Emerging market bond ETFs hit a rough patch in recent weeks, dropping quickly amid sudden dollar movements and geopolitical concerns.
The sharp move lower came on the heels of two-plus years of strong performance in dollar-denominated emerging market bonds, local-currency sovereign bonds as well as in high-yield debt—as measured here by the iShares JP Morgan USD Emerging Markets Bond ETF (EMB), the VanEck Vectors J.P. Morgan EM Local Currency Bond ETF (EMLC) and the iShares Emerging Markets High Yield Bond ETF (EMHY), the biggest ETF in each of those bond segments.
Political risks and the bearish trend for the U.S. dollar have caused some repositioning among portfolio managers in emerging markets this year, according to Fran Rodilosso, head of fixed-income ETF portfolio management at VanEck.
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Local Currency Debt
The weakness has been particularly evident in local-currency ETFs such as EMLC, where currency moves impact returns directly.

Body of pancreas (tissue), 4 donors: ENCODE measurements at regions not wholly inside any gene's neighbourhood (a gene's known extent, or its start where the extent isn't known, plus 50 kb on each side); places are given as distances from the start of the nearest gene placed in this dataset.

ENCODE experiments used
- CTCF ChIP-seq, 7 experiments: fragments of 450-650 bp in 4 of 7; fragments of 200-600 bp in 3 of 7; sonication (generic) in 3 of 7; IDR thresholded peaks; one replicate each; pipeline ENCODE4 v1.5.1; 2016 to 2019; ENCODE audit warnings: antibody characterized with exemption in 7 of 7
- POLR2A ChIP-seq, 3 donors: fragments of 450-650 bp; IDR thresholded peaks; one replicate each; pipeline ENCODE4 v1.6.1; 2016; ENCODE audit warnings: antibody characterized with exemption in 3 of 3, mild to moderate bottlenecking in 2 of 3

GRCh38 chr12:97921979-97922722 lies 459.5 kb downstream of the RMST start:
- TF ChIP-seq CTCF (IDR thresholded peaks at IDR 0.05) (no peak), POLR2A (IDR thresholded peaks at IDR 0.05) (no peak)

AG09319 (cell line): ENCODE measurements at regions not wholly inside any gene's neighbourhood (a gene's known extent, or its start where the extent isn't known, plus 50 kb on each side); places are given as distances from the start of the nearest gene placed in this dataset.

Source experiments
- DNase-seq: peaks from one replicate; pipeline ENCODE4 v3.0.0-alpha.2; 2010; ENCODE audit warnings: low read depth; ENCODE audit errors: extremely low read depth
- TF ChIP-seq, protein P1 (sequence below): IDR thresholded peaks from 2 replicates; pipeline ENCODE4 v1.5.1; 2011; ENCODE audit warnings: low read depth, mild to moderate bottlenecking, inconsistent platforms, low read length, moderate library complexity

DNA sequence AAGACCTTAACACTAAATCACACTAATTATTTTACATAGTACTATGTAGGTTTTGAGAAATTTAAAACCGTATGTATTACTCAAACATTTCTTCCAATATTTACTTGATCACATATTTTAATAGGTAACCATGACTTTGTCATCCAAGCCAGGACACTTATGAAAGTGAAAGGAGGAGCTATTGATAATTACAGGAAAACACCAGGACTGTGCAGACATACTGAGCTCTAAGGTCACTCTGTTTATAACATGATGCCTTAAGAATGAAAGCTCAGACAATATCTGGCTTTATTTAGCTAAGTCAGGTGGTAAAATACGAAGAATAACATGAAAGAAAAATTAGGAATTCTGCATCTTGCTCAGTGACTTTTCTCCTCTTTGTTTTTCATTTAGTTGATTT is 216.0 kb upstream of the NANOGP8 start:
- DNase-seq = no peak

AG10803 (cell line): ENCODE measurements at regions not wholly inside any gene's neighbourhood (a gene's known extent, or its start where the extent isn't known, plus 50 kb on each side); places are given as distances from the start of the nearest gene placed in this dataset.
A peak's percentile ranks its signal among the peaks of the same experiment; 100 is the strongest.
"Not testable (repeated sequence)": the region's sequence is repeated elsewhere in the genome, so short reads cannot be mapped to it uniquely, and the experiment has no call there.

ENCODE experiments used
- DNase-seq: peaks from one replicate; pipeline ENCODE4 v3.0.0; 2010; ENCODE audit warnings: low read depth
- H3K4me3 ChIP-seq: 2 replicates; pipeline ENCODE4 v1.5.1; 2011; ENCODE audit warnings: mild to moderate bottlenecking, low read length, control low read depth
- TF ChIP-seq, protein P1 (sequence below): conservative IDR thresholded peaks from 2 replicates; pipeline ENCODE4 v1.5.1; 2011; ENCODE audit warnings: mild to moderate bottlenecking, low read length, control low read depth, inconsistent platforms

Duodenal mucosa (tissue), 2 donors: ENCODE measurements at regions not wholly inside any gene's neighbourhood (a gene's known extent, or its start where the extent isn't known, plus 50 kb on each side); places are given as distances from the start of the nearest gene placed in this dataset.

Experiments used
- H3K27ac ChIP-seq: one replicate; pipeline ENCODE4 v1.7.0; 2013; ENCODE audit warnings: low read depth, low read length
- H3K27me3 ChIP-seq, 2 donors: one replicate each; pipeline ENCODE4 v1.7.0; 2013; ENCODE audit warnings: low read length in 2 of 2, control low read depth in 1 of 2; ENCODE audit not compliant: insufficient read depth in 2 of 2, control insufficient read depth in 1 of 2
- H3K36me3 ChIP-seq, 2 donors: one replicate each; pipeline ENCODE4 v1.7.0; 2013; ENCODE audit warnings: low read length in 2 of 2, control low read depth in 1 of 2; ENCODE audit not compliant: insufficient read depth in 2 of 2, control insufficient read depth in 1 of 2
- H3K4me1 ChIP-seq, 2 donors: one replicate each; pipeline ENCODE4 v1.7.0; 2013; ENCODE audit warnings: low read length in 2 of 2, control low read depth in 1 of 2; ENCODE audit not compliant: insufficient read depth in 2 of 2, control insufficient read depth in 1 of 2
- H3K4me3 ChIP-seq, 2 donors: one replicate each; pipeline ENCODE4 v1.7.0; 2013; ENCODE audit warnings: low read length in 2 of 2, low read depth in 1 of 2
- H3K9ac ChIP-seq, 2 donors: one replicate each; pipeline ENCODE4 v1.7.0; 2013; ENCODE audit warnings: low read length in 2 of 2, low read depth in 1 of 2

“The big turn in local debt is that local currencies were helping performance in 2016-2017, and earlier this year; most of the return was tied to carry and to currency returns,” Rodilosso said. “But now it’s the main contributor to negative returns this year.” Specifically, he added, some countries have helped lead these losses.
Take Turkey for example. The country is headed to a presidential election with a nonmarket-friendly candidate in the lead. The Turkish lira is down about 17% year-to-date. Argentina is another tough spot, facing negative real rates, according to Rodilosso, and with a central bank that has been able to mitigate some of the bleeding in the currency, but it’s still down about 20% this year.
“These are extreme underperformers,” Rodilosso said. “Basically, all negative return in EM local is explained by currency movements.”
Dollar Denominated Debt
In the case of dollar-denominated emerging market debt—funds such as EMB—the decline is being led by higher U.S. Treasury rates.
These bonds are typically highly correlated to U.S. Treasurys, and EMB has duration of some 6.6 years, making it sensitive to what happens to U.S. longer-term debt rates.
On the high-yield front, EMHY, which combines sovereign and corporate junk bonds, has fared slightly better, because corporates are down less than sovereigns due to their lower duration exposure, and a little more carry on the high-yield side, Rodilosso notes.
In other words, whether you own local-currency EM bond ETFs, dollar-denominated EM bond funds or high-yield ETFs, each segment has struggled for distinct reasons in recent weeks.